IBM and Hewlett-Packard topped Gartner's survey of the worldwide server systems market for the second quarter of 2008. The IBM System z mainframe helped IBM top the Gartner list in terms of server revenues for the quarter. At the same time, shipments of HP's ProLiant, Integrity and NonStop systems put HP ahead of Dell when it came to overall server shipments.
IBM and Hewlett-Packard
once again topped Gartner's quarterly survey of the worldwide server market. IBM
took top honors when it came to revenue in the second quarter of 2008, and HP
shipped more systems than IBM and Dell did.
The latest survey, released Aug. 21, showed that despite the
downturn in the U.S.
economy, server sales continued to grow at a modest pace. In the second quarter
of 2008, worldwide server revenue topped $13.8 billion, an increase of 5.7
percent from the $13 billion revenue seen in the second quarter of 2007.
Shipments increased more than 12 percent for a total of more than 2.3 million units.
While the economy remains a concern, the Gartner report
found that companies continued to replace and refresh their x86 server fleets,
and more and more enterprises are investing in and building out large-scale
data centers to support new types of Web 2.0 businesses and applications. These large-scale data centers
are also the base for the
new cloud computing infrastructures that companies such as IBM, Amazon
and Google are continuing to build.
"The most significant driver in the quarter continued to be
an upswing in x86 server replacements that started in the first quarter,"
Jeffrey Hewitt, a Gartner analyst, said in a statement. "This, coupled with Web
data center build outs and growth in emerging markets, produced solid Q2
For the quarter, IBM's
server revenue topped $4.3 billion, an increase of more than 11 percent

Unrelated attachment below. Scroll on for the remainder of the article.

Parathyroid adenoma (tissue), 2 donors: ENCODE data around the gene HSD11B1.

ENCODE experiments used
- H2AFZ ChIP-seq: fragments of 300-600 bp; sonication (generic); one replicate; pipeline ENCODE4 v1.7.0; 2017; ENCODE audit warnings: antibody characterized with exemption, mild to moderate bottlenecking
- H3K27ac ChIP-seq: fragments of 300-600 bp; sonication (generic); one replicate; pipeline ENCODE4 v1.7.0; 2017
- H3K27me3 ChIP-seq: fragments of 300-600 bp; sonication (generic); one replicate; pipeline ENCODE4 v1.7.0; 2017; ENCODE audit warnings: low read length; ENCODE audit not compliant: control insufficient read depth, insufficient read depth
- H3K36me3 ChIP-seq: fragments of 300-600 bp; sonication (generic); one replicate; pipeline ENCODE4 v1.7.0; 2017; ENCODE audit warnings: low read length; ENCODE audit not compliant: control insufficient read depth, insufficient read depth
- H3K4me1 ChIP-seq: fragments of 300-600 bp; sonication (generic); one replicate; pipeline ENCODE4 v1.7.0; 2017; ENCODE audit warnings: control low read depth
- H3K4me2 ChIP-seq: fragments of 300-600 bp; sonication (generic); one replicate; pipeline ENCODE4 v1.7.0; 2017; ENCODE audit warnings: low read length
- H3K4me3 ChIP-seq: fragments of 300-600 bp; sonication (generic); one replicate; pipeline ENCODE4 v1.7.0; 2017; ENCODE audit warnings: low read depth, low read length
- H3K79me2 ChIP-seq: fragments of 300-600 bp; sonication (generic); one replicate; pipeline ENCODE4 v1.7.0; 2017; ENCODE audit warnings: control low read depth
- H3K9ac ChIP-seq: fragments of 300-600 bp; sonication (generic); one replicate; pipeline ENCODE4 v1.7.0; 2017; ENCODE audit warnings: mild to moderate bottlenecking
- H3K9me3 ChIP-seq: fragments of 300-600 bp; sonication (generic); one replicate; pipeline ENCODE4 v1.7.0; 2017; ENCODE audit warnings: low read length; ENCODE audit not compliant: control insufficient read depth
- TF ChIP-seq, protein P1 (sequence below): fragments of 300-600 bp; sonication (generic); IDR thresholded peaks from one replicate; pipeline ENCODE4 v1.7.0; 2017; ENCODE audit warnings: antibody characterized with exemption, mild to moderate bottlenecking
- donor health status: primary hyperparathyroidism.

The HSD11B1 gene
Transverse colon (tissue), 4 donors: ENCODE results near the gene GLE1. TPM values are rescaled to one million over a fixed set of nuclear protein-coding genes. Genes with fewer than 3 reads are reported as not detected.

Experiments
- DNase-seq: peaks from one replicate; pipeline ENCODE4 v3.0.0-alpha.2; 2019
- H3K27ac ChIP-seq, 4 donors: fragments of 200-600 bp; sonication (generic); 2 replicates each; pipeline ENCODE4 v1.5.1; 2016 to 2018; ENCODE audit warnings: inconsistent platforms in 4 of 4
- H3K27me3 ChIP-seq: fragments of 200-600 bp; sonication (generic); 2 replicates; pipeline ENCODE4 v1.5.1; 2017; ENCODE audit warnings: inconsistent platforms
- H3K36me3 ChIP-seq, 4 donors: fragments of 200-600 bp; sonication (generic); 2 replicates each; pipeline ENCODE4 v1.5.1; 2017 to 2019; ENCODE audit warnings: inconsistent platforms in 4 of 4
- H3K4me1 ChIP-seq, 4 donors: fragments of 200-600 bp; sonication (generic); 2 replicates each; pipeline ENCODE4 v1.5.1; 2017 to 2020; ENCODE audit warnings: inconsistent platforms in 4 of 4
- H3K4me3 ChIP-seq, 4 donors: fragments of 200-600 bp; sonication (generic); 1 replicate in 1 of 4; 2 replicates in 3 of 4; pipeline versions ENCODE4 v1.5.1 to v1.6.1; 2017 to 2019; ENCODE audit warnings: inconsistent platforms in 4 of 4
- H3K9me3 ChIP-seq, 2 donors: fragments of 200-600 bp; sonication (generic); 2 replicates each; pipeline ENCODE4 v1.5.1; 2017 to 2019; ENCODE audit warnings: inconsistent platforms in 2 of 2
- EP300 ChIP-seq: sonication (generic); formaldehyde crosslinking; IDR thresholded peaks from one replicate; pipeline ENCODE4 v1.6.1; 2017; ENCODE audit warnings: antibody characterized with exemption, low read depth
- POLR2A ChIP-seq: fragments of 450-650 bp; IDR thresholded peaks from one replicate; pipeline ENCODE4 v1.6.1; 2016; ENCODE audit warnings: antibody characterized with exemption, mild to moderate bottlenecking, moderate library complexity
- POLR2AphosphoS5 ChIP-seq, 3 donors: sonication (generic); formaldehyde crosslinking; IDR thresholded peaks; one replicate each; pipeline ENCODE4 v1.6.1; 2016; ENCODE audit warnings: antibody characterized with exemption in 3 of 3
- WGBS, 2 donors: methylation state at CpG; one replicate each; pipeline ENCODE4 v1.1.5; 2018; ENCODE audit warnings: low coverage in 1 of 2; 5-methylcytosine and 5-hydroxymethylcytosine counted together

compared to a year ago. During the quarter, IBM
benefited from sales of the System z mainframe, which the company upgraded earlier
this year, and its Power systems line. Earlier this year, IBM
combined its System p and System i offerings into one Unix server product line.
After IBM, HP followed on
the top 5 list with revenues of $3.8 billion. Dell, which has been working to
refresh and update its line of servers, saw its revenues jump 15 percent for a
total of nearly $1.8 billion. Sun Microsystems watched its revenues drop more
than 6 percent for a total of $1.6 billion. Fujitsu/Fujitsu Siemens had
revenues of $492 million.
In terms of shipments, HP's shipments of its ProLiant,
Integrity and NonStop systems totaled more than 706,000 units for the second
quarter, an increase of 8.7 percent from the second quarter of 2007. In the
blade server portion of the market, HP's
shipments increased 3.6 percent.
Dell's server shipments shot up 24 percent year over year for
a total of more than 550,000 units.
IBM's shipments increased
a modest 4.7 percent for a total of about 308,000. Sun shipped more than 96,000
units, an increase of about 1.6 percent, and shipments of Fujitsu/Fujitsu
Siemens servers increased more than 3 percent for a total of 61,000 units.
While shipments and revenues from x86 servers helped drive
the market, Gartner found that shipments of RISC/Itanium Unix servers
fell 7.9 percent, and their revenues increased 9.4 percent during the quarter.